now, I want to run this on Bela, so I add few more object to set up the server and activate expose value with [loadbang], read one sensor and expose that value. Add the declare object [declare -lib rcp] so the Bela can find the rcp library. Save the patch as _main.pd

    now we go to Bela side. First, we download the RabbitControl PD externals for Bela. Go to https://github.com/rabbitControl/rcp-flext scroll down to “Prebuilt Binaries” for Bela board and download the zip file. unzip the file somewhere in your computer.

    Open terminal window, and ssh to Bela. Make sure that your Bela is connected via USB and it is already booted. Type in to the terminal window (if you are windows user, the address maybe, or you can also use the address root@bela.local)

    $ ssh root@

    Then you will see that you enter the Bela

    now we change directly to Bela/projects. Type in:

    #  cd Bela/projects 

    now we make a new directory called “pd-externals” the name of this directory must be exactly this, as it is set internally that it automatically look into this name for externals. Type in

    # mkdir pd-externals

    This should have made pd-externals folder in your projects directly. you can type “ls” and see what is in the projects directly. Do you see “pd-externals”?

    Now, open browser window (firefox, chrome… whatever you like) on your computer. type in address bela.local (or It should open Bela control window.

    from “your projects” drop down menu, you see “pd-externals” folder. select this and it opens the folder on browser. Probably it gives some error message, but just ignore.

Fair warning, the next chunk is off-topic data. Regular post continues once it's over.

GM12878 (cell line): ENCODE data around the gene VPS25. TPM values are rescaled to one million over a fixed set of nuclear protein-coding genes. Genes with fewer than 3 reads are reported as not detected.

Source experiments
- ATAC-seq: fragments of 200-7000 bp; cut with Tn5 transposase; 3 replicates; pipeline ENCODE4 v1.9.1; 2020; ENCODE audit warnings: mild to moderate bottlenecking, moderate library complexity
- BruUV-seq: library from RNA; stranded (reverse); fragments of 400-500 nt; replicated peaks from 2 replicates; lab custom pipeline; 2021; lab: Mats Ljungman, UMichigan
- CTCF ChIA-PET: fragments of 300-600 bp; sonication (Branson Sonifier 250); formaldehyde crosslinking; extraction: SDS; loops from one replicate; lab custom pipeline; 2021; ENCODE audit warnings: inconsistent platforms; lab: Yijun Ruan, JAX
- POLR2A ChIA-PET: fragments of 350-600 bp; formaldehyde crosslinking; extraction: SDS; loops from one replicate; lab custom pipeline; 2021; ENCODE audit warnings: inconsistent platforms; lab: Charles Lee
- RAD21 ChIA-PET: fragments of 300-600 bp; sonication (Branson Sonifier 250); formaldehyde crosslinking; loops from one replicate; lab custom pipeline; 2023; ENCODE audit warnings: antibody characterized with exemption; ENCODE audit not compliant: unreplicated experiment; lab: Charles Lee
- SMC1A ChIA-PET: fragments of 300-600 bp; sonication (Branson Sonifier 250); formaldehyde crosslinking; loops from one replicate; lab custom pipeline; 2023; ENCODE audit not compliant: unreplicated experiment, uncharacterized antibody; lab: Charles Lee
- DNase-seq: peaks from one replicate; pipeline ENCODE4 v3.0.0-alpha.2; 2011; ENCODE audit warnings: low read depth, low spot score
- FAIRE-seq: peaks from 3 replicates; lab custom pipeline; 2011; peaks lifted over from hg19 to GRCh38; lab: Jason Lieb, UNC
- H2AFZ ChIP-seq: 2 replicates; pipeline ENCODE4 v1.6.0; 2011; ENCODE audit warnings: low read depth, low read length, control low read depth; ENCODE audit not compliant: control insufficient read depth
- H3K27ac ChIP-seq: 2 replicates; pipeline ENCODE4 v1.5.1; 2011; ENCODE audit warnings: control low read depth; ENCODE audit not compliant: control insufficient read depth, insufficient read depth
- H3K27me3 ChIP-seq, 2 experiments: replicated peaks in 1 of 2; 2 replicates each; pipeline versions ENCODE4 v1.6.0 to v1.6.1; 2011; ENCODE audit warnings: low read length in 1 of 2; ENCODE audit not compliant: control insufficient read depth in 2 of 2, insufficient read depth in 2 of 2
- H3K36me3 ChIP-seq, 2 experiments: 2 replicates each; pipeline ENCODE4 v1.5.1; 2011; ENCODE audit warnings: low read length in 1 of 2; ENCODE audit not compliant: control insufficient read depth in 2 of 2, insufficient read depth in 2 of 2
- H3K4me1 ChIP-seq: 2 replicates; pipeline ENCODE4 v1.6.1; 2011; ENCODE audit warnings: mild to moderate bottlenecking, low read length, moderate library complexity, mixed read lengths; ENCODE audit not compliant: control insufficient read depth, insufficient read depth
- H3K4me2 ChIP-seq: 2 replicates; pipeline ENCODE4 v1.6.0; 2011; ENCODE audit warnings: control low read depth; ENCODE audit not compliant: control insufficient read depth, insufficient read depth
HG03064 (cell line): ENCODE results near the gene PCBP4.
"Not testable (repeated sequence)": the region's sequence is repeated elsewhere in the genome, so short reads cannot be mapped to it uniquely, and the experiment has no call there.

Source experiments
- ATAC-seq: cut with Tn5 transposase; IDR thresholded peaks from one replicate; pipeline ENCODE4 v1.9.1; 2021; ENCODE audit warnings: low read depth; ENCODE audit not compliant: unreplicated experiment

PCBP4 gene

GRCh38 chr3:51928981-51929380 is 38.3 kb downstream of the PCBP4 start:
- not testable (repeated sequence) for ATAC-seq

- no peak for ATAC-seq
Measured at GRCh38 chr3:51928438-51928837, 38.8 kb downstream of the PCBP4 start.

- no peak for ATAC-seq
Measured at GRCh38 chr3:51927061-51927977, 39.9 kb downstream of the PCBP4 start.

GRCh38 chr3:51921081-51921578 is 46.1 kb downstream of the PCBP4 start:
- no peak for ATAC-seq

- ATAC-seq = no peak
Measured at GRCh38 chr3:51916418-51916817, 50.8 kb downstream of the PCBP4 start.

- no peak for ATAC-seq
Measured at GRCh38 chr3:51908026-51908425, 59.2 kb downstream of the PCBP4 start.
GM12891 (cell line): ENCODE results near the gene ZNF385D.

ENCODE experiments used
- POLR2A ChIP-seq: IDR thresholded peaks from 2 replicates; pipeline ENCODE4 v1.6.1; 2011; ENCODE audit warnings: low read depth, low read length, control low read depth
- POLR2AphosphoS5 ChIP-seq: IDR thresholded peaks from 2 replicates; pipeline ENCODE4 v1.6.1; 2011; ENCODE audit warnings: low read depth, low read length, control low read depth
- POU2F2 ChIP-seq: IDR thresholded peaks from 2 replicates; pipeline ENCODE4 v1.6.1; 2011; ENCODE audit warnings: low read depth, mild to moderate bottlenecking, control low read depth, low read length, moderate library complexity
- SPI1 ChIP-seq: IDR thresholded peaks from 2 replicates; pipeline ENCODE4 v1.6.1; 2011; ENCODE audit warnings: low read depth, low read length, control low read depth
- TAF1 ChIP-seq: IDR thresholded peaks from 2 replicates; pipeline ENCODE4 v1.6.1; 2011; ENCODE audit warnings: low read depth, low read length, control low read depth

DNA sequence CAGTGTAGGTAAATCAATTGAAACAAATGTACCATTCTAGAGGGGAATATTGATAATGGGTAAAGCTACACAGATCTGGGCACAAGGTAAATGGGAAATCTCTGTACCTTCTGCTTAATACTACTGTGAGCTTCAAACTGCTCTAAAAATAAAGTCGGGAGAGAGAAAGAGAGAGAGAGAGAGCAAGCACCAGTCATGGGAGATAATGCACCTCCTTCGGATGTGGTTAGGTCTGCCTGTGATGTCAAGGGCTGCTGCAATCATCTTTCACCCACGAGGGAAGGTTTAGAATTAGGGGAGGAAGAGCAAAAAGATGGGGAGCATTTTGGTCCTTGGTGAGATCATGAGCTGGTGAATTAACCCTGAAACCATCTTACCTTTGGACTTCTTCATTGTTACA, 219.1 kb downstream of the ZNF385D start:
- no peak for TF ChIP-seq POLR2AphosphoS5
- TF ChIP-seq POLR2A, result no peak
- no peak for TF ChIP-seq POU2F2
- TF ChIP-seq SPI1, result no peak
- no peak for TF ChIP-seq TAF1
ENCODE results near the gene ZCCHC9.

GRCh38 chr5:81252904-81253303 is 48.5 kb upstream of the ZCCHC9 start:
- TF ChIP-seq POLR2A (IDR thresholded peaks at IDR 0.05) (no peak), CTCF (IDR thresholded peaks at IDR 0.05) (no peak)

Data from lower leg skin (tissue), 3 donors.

Now drop all the dwonloaded and upzipped Rabbit Control externals content to the browser. it upload all the files into this pd-externals folder.

    you can also add other externals here. For example, cyclone externals are very useful. here I found some tutorials >> https://www.youtube.com/watch?v=CydZ8v95_ok

    you can find some compiled pd externals for Bela here >> https://github.com/BelaPlatform/Bela/issues/621

    Once you have the externals on Bela, let’s test the PD patch we created. Make a new PD project on Bela, call it “sensor_RCP”. open it and upload the _main.pd patch we created above. now run the patch on Bela.

    You may need to increase the block size as Rabbit Control takes some calculation. otherwise you may see the warning of on the console.

    While the patch is running on the Bela, go to http://client.rabbitcontrol.cc/ (or if you installed rabbit control client on the Bela webserver, go to bela.local/client, see this post for details) and type in the host as

    now you can see the sensor data on your browser. This becomes very handy if you want to monitor what your sensor is doing. you can also do this if you add wifi dongle to Bela and do it via wifi/wireless. To connect Bela with wifi, please see this tutorial from Bela >> https://learn.bela.io/using-bela/bela-techniques/connecting-to-wifi/

    Here is another example on Bela+PD+RabbitControl:

    This example reads A0 pin, compare with threashold1 value (initially 0.5, but you can change it from Rabbit Control). When the sensor value is bigger than threshold value, it plays back the bom.wav sound file. Toggle on RabbitControl window shows the playback status of the sound file.